If you speak German, you can call Symantec Enterprise Support Services and within minutes, you'll hear "Was ist los?" ("What’s the problem?") Finding a German-speaking storage system—that’s a little harder.
Backup jobs were crashing—but no one knew why
A U.S. government agency in Heidelberg, Germany, had backup problems. NetBackup jobs would suddenly crash, leaving vital information unprotected. Bill, the storage administrator, called Symantec for help.
Trevor, a Symantec support engineer, fielded the call. "We had done extensive testing when we installed Veritas NetBackup and it all worked fine," Bill related. "It was a mystery!"
Reviewing the log files, Trevor spotted a problem: blank entries for some file names. He suspected data corruption inside the customer's NetApp storage systems. But he didn't simply route Bill to NetApp support—Trevor wanted to track down the problem, no matter where the fault lay.
The Babel of international file names
Even before the case had been formally escalated, Trevor consulted with David, a Symantec support engineer specializing in NetBackup. David knew of a similar incident, so he conducted some research using the Tech Support knowledge base. After some determined digging, he found a bug report for exactly the same problem.
The German language was the culprit. File names with umlauts and other special characters—for example, März_2007_Warenbestand.doc (March_2007_Inventory.doc)—were not always handled properly. UTF-8 support for international characters is built into the NetApp 7G Operating System, but it had been turned off on some volumes. This couldn’t be fixed at the time: Availability requirements prevented shutting down the systems to reprovision those volumes. However, NetApp was scheduled to release a patch to allow on-the-fly configuration changes in just a few months—solving Bill's problem.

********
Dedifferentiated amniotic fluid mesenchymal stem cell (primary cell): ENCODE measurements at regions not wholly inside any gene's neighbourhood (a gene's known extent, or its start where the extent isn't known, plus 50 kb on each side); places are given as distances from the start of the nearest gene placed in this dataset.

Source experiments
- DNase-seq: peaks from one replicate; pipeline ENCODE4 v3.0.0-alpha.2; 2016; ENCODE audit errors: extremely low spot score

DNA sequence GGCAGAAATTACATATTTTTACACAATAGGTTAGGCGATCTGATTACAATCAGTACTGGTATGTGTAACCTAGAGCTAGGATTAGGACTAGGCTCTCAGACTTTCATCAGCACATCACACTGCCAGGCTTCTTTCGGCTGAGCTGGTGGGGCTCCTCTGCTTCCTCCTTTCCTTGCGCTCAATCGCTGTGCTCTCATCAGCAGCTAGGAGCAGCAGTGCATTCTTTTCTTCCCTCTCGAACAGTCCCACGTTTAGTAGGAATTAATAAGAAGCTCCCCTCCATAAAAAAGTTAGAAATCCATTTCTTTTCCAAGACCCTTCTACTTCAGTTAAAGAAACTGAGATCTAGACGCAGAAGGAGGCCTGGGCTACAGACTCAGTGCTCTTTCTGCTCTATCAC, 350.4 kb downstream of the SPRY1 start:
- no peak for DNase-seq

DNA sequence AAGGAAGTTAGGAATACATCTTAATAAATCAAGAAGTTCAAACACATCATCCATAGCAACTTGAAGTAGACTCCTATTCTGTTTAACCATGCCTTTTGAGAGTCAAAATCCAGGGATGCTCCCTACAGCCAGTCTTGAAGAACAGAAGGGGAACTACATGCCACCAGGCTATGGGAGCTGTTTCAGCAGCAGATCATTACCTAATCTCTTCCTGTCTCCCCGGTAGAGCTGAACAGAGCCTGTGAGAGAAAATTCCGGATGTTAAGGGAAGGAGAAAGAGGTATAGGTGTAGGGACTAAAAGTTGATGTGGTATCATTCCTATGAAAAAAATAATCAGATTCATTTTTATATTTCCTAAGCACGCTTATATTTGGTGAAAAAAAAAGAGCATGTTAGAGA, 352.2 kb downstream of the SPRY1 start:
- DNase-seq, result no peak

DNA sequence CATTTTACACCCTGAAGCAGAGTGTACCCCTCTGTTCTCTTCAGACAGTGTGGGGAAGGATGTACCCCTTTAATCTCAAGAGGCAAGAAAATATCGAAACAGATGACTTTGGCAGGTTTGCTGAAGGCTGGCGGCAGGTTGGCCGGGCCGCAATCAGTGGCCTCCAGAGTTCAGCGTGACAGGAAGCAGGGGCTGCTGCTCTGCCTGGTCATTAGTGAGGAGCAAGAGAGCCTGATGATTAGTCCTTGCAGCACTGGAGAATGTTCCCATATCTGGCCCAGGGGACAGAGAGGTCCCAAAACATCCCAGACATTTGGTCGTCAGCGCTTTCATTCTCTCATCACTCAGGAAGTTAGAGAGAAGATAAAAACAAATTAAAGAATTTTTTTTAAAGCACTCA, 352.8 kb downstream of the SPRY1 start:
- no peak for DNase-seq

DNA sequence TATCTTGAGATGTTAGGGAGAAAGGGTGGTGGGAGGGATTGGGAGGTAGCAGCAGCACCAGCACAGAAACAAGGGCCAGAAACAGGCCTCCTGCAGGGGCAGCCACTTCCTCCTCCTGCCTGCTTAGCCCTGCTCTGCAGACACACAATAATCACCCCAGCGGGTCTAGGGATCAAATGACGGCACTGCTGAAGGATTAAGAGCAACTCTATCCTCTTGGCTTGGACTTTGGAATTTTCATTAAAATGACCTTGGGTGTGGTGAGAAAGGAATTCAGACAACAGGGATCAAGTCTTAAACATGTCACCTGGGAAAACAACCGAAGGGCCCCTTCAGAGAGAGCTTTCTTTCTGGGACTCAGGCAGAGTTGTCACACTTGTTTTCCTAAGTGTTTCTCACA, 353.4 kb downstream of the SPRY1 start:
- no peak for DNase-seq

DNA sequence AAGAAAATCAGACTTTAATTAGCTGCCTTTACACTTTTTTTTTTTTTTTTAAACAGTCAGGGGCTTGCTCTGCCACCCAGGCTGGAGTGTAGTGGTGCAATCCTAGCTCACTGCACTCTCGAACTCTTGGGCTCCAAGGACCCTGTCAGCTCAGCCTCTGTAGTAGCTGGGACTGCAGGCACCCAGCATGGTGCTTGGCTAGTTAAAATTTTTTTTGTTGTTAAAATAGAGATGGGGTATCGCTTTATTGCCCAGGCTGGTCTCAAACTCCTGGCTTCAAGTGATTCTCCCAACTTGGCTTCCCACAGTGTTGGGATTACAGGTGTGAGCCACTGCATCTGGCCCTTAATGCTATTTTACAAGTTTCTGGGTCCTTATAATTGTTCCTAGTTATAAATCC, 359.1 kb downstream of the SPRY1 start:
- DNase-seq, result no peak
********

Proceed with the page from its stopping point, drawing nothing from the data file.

More than one way to back up information
The solution was in sight, but there was still work to do—Bill's data wouldn't be safe until the NetBackup jobs all ran to completion. Trevor and David studied the customer's environment carefully and came up with a workaround.
"Bill uses NetBackup's NDMP option to access network-attached storage," explains David. "We showed him how to configure NetBackup to access the problem volumes as Windows CIFS files instead. Windows accurately translates the German characters, avoiding the problem. CIFS backups are slower than NDMP, but jobs aren’t crashing anymore."
From initial call to successful workaround took just over one month. Bill is more than happy with the support he gets under his Symantec Essential Support Services contract.
"It's challenging when another vendor's products are involved, but we're pretty comfortable troubleshooting NetApp gear," says David. "Trevor's expertise was invaluable. Bill pitched in, too, running test cases and sending us back the results. When everyone pulls together, cases get resolved faster. This time, it worked perfectly."